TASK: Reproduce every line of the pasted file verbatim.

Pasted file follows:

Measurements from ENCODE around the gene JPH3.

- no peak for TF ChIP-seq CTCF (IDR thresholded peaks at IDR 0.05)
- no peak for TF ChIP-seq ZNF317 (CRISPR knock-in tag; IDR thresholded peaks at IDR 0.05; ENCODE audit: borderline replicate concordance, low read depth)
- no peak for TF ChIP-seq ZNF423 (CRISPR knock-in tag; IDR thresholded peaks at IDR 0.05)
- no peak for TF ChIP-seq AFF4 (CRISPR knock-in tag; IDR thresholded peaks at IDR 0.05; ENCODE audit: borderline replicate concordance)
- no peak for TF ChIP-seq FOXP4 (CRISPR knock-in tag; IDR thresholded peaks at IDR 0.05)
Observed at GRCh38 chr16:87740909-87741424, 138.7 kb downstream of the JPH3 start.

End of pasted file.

Measurements from ENCODE around the gene JPH3.

- no peak for TF ChIP-seq CTCF (IDR thresholded peaks at IDR 0.05)
- no peak for TF ChIP-seq ZNF317 (CRISPR knock-in tag; IDR thresholded peaks at IDR 0.05; ENCODE audit: borderline replicate concordance, low read depth)
- no peak for TF ChIP-seq ZNF423 (CRISPR knock-in tag; IDR thresholded peaks at IDR 0.05)
- no peak for TF ChIP-seq AFF4 (CRISPR knock-in tag; IDR thresholded peaks at IDR 0.05; ENCODE audit: borderline replicate concordance)
- no peak for TF ChIP-seq FOXP4 (CRISPR knock-in tag; IDR thresholded peaks at IDR 0.05)
Observed at GRCh38 chr16:87740909-87741424, 138.7 kb downstream of the JPH3 start.